Sidonie, for her part, seemed to have forgotten everything, and to have retained no other feeling but contempt for that weak, cowardly creature. Moreover, she had many other things to think about.
Her husband had just had a piano placed in her red salon, between the windows.
After long hesitation she had decided to learn to sing, thinking that it was rather late to begin to play the piano; and twice a week Madame Dobson, a pretty, sentimental blonde, came to give her lessons from twelve o’clock to one. In the silence of the neighborhood the a-a-a and o-oo, persistently prolonged, repeated again and again, with windows open, gave the factory the atmosphere of a boarding-school.
And it was in reality a schoolgirl who was practising these exercises, an inexperienced, wavering little soul, full of unconfessed longings, with everything to learn and to find out in order to become a real woman. But her ambition confined itself to a superficial aspect of things.
“Claire Fromont plays the piano; I will sing. She is considered a refined and distinguished woman, and I intend that people shall say the same of me.”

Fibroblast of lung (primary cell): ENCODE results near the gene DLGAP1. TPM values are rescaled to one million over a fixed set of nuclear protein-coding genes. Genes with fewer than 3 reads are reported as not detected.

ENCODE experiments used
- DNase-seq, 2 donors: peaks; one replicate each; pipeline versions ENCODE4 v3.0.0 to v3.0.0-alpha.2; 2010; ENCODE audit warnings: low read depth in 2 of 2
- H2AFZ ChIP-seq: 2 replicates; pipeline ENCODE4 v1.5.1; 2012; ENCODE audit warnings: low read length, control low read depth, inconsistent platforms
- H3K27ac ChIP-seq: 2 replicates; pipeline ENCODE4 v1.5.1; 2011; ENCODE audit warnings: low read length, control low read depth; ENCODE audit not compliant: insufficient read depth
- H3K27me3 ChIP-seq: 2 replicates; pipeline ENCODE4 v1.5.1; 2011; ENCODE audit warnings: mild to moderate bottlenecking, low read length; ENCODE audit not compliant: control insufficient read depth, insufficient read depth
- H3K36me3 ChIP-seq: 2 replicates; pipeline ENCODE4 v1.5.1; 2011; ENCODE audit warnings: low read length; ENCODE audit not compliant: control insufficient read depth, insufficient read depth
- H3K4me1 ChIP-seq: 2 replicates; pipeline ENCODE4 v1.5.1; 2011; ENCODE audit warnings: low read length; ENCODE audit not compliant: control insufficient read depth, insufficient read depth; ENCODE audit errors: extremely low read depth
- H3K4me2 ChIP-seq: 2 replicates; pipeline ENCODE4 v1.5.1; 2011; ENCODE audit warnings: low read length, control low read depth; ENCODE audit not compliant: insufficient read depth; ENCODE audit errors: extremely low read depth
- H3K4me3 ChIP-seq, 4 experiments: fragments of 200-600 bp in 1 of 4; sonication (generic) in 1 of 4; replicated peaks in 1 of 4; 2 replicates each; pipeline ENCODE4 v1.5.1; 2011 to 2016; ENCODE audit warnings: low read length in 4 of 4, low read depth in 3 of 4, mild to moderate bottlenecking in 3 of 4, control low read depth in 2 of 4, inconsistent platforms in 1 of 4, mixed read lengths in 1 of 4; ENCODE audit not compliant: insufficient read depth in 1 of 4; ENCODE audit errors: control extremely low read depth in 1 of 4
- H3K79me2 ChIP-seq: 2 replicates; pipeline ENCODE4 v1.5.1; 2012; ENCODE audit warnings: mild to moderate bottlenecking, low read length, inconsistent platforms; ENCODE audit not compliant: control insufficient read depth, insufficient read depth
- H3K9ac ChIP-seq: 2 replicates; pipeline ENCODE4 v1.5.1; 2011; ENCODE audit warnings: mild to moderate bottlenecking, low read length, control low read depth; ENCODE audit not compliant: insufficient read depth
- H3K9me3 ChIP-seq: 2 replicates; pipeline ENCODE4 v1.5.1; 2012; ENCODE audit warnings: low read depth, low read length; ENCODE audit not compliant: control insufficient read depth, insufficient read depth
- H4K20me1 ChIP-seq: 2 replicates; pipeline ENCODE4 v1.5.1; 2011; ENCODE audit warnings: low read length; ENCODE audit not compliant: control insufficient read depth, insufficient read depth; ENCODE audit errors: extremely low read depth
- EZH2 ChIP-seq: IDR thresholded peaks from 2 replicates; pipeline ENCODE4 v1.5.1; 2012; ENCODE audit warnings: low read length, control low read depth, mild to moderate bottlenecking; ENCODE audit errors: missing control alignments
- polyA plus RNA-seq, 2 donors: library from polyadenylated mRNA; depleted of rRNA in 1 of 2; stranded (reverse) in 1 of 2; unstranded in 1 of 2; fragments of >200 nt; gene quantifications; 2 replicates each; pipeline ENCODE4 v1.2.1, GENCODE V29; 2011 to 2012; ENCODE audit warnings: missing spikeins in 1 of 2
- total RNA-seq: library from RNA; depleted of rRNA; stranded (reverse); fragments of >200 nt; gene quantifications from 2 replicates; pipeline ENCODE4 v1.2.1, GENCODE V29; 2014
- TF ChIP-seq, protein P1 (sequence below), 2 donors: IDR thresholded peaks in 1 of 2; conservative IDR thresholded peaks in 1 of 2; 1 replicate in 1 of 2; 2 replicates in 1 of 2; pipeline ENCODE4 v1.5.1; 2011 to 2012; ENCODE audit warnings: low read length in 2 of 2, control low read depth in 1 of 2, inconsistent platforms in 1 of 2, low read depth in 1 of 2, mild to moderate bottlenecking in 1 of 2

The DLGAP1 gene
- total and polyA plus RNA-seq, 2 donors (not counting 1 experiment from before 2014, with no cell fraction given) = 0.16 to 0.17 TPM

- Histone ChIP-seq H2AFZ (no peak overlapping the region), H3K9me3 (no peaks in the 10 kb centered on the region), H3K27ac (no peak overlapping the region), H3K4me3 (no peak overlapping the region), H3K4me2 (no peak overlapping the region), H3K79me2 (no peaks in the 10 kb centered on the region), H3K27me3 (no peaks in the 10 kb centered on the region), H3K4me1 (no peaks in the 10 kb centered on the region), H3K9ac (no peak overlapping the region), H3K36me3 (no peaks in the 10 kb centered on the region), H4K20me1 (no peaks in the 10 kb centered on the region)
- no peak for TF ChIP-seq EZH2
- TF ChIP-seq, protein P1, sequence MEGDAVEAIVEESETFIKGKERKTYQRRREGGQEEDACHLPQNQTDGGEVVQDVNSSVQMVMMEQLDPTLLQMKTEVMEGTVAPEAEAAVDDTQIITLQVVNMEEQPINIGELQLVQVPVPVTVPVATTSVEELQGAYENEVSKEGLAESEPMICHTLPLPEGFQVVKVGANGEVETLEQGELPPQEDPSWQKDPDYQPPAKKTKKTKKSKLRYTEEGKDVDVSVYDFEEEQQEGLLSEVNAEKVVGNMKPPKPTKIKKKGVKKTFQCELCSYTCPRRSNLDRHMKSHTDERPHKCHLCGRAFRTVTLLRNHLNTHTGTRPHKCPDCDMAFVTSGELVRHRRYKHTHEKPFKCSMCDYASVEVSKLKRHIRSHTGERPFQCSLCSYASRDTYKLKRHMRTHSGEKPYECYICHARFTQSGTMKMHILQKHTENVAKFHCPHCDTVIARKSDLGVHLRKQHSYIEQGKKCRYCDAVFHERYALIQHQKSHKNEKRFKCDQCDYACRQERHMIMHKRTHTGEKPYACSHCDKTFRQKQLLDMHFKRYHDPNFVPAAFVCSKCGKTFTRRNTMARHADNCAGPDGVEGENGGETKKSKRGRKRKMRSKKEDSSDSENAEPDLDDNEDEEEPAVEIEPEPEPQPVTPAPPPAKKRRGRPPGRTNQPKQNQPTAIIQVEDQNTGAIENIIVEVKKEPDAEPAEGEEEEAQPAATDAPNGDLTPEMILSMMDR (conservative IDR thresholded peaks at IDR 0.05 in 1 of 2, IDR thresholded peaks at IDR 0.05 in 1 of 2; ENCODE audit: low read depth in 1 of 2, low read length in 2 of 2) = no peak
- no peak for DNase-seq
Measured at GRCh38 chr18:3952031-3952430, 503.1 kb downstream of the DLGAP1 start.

Without a thought of improving her education, Sidonie passed her life running about among milliners and dressmakers. “What are people going to wear this winter?” was her cry. She was attracted by the gorgeous displays in the shop-windows, by everything that caught the eye of the passers-by.
The one thing that Sidonie envied Claire more than all else was the child, the luxurious plaything, beribboned from the curtains of its cradle to its nurse’s cap. She did not think of the sweet, maternal duties, demanding patience and self-abnegation, of the long rockings when sleep would not come, of the laughing awakenings sparkling with fresh water. No! she saw in the child naught but the daily walk. It is such a pretty sight, the little bundle of finery, with floating ribbons and long feathers, that follows young mothers through the crowded streets.